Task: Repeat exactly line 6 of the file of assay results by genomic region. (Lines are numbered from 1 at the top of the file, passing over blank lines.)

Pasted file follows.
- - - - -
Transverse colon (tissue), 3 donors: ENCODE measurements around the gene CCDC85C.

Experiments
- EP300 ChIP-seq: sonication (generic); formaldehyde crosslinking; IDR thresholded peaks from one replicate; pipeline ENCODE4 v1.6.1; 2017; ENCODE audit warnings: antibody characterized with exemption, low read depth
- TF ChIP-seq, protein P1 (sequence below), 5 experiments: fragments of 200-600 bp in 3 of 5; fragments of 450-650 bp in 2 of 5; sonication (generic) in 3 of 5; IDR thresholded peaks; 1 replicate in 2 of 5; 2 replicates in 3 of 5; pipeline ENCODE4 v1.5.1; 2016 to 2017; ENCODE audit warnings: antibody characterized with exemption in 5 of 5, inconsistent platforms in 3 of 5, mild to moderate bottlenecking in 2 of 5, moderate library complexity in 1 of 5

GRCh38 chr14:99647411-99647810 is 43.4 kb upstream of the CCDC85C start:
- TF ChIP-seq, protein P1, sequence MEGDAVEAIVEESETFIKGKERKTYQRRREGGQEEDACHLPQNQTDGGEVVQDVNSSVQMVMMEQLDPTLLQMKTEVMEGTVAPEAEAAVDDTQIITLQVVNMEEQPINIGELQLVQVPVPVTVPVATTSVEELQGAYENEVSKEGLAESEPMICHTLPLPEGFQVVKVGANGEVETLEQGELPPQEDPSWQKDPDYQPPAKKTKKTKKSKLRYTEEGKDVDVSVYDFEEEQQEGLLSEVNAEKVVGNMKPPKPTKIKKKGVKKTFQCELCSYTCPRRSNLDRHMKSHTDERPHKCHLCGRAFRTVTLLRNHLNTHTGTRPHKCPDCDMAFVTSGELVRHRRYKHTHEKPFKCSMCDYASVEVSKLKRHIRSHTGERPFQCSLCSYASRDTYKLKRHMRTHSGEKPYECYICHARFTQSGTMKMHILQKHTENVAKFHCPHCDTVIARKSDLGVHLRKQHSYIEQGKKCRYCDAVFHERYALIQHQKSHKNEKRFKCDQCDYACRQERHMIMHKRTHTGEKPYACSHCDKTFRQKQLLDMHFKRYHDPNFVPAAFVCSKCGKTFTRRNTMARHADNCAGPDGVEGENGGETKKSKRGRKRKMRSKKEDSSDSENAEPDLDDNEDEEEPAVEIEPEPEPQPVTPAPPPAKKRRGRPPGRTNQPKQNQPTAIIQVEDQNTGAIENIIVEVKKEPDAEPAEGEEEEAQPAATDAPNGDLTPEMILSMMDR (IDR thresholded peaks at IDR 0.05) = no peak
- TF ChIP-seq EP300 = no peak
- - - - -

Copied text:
- TF ChIP-seq, protein P1, sequence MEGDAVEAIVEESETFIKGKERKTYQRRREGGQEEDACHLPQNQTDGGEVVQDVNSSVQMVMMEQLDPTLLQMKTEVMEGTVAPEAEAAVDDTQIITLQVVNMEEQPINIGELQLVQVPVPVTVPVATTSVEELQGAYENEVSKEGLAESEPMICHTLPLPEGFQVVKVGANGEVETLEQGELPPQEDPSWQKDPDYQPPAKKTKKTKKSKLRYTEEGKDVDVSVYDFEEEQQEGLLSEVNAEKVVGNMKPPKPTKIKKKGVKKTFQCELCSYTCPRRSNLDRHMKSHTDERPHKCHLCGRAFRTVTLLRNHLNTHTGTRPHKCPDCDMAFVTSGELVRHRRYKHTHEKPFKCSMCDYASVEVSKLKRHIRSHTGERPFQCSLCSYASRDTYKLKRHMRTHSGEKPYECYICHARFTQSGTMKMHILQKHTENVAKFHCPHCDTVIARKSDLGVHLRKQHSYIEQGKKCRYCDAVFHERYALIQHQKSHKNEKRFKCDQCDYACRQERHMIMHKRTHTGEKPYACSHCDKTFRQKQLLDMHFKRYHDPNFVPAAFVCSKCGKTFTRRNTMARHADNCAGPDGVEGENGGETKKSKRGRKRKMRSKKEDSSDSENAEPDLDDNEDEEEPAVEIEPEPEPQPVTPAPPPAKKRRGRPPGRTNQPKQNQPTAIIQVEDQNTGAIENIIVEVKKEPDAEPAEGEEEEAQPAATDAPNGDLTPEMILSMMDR (IDR thresholded peaks at IDR 0.05) = no peak